’Everything had been perfect and now it wasn’t and nothing was ever going to fix it.’

Caitlin is convinced that she is going to die. She tries to manage her overwhelming anxiety by keeping busy, self-medicating with alcohol and keeping those who might care at arm’s length.

How can Caitlin possibly attend her best friend’s wedding in Bali? And when Tom, a handsome doctor, takes an interest in her, will she be able to overcome her fear of death and restart her life?

Anyone who has ever experienced anxiety will be able to relate to Caitlin’s story. Sure, anxiety is often only temporary for most of us, but it is the oppressive feeling of anxiety that Ms Ramsay captures in this novel. Anxiety: an overwhelming fear that often has a logical starting point but can grow into monstrous proportions and take over a life. I wanted Caitlin to succeed, to reclaim her life but could feel that monstrous weight pressing down on her.

Highly recommended.

Jennifer Cameron-Smith

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The Devil’s Pawn (Faustus #2) by Oliver Pötzsch , Lisa Reinhardt (Translator)

To be published 13 April 2021

‘You are in demand, Johann Georg Faustus, and these are tumultuous times.’

Rome, 1518.  Tumultuous times: peasants are rebelling while the church becomes ever greedier and more corrupt.  Meet Johann Faust: a renowned magician, astrologer, and chiromancer.  He is travelling through Germany with his loyal companion Karl and Greta, the orphaned juggler.  But Pope Leo X wants Faust’s services.  He sees alchemy as the best way to replenish the papacy’s drained coffers.  But Faust has a deal with the devil, and the devil wants something else…

‘You can’t defeat the devil, but you can offer him a bargain.’

Faust is struck by a mysterious illness and perhaps his new friend Leonardo da Vinci can help.  It is not only his own fate that Faust holds in his hands.

‘Only he who challenges his enemy can emerge victorious.’

Oliver Pötzsch has done it again.  I have thoroughly enjoyed the books I have read in the Hangman’s Daughter series and while I have yet to read Faustus #1 (‘The Master’s Apprentice’), I now have a copy.

 Can Faust outrun the devil?  Will Pope Leo X get his just deserts?  Does Leonardo da Vinci have the answers Faust is seeking?

This is an enthralling story, fast-paced, full of action and more than a few twists.  And what does it tell us about human nature?  Highly recommended.

Note: My thanks to NetGalley and AmazonCrossing for providing me with a free electronic copy of this book for review purposes. 

Jennifer Cameron-Smith

Those Hamilton Sisters by Averil Kenny

‘What does the future hold?’

Three sisters, orphaned after their mother’s death, arrive in Noah Vale, in tropical Queensland, where their aunt lives. It is 1955, and the girls are about to encounter all the gossip and small-minded prejudice that their mother Esther fled from when pregnant, over 20 years earlier. Sonnet (20), Fable (12) and Novella (known as Plum) (3) were all born out of wedlock. Their aunt Olive wants to help, but Sonnet is fiercely independent of herself and her sisters.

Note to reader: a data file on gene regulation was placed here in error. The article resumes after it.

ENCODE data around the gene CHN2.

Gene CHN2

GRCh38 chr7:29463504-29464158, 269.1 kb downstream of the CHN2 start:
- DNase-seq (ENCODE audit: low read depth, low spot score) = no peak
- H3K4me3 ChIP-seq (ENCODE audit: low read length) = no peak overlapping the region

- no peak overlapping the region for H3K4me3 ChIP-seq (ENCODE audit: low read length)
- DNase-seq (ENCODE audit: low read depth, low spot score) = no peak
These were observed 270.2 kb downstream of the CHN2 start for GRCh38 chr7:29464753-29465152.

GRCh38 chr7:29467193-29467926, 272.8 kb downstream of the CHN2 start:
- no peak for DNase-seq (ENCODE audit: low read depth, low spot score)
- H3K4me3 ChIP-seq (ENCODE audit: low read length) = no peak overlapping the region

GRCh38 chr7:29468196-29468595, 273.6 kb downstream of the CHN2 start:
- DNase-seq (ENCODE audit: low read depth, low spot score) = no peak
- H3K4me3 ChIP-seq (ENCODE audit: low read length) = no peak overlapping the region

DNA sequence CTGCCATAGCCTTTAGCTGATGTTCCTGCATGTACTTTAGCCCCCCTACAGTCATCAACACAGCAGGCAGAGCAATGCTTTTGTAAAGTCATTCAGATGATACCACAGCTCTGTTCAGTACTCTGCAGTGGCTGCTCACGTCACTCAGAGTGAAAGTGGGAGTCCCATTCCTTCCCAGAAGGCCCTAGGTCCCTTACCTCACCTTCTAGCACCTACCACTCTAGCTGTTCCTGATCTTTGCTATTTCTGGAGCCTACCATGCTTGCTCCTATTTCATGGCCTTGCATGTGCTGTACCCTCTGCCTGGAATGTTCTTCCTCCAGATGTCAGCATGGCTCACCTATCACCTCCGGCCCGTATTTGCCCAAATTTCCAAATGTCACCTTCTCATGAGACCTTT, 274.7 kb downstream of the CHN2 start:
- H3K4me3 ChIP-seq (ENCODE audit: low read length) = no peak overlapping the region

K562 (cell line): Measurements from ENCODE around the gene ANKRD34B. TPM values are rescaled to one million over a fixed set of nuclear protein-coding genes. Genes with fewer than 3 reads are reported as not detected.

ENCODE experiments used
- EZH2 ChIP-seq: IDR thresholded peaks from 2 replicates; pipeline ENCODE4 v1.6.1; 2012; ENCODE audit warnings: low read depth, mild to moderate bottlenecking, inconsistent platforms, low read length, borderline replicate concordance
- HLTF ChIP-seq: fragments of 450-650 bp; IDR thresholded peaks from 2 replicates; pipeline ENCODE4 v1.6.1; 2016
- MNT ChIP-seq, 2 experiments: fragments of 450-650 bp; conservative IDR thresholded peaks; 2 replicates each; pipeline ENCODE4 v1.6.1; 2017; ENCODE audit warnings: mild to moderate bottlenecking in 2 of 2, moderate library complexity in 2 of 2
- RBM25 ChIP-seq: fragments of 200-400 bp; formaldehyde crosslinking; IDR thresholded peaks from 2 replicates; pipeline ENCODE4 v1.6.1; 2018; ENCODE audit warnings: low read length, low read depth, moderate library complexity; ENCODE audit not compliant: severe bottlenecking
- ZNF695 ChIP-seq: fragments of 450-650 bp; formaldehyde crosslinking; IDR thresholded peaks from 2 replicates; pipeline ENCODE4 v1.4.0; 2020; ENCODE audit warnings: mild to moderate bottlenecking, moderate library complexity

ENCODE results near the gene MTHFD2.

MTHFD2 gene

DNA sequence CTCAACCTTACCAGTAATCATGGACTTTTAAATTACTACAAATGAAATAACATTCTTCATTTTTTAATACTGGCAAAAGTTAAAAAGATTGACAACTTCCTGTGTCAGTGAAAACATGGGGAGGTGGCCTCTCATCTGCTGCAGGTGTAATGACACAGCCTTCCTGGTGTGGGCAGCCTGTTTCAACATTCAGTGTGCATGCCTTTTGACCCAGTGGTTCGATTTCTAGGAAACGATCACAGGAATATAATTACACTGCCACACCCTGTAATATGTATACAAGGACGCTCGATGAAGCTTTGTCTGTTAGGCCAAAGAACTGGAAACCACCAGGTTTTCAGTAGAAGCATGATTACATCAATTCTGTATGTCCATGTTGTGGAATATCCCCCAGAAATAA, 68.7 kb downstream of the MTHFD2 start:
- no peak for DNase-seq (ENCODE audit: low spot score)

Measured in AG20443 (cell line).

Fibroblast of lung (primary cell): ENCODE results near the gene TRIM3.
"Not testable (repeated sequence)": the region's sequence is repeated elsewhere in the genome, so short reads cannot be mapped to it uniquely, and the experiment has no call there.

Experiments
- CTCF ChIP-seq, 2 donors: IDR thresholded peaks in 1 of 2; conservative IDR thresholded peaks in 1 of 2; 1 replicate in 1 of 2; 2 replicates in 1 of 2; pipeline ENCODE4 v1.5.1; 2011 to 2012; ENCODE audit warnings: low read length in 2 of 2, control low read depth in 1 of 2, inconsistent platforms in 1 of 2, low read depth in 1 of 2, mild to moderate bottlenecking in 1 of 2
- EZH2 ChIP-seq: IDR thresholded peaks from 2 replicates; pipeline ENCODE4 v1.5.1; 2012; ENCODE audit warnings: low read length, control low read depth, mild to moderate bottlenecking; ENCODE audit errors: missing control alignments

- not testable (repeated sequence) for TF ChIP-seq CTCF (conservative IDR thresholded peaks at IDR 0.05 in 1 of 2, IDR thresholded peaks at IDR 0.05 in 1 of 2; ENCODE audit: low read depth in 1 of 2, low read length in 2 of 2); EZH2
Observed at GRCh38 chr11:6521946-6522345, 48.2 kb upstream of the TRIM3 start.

The story unfolds over the next ten years with each of the sisters overcoming the legacy of prejudice to find their own place in the world. Ms Kenny brings her characters to life, especially Sonnet and Fable. Gradually we learn more about their mother Esther, about her hopes and ambitions for herself and for her daughters. I finished the novel wanting more, especially as Plum’s journey to adulthood was just beginning. I really enjoyed this novel, with its wonderful descriptions of place and the clear-eyed depiction of the challenges that the sisters faced, trying to make their own ways in a town where they were judged according to the past.

An accomplished debut novel.

Jennifer Cameron-Smith

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Elizabeth & Elizabeth by Sue Williams

‘If you want to forge a path of your own, you must find a way to make your time in New South Wales work for you.’

Elizabeth Macarthur arrived in New South Wales in 1790 with her husband John, a lieutenant in the New South Wales Corps. At the end of 1809, Betsey Macquarie arrived with her husband Lachlan, who took up his duties as New South Wales Governor on 1 January 1810. In this novel, Ms Williams imagines a friendship between Elizabeth (Betsey) Macquarie and Elizabeth Macarthur.

I admit to having reservations about this novel: I have read a few novels recently, where the lives of historical women (including novels about both Elizabeth Macarthur and Elizabeth Macquarie) have been imagined. Sometimes such novels can bring historical figures alive, other times they insert imagined details that have me wishing that the novelist had chosen entirely fictional characters. While I cannot quite envisage the Betsey Macquarie that Ms Williams writes of, I have no difficulty recognising Elizabeth Macarthur. My reservations fade quite quickly as Ms Williams immerses the reader in the politics and challenges of this period of Australia’s colonial history. I recognise many of the historical figures and events from other reading.

By the end of the novel, through the personal trials and tribulations each woman (and her family) suffers, I can envisage the shape of such a friendship, the competence of each woman, and the challenges faced.

If you are interested in novels depicting strong women set in colonial Australia, I recommend this novel.

‘In a place where there are so few educated women, Elizabeth knows her friend’s absence will leave a gaping hole.’

Jennifer Cameron-Smith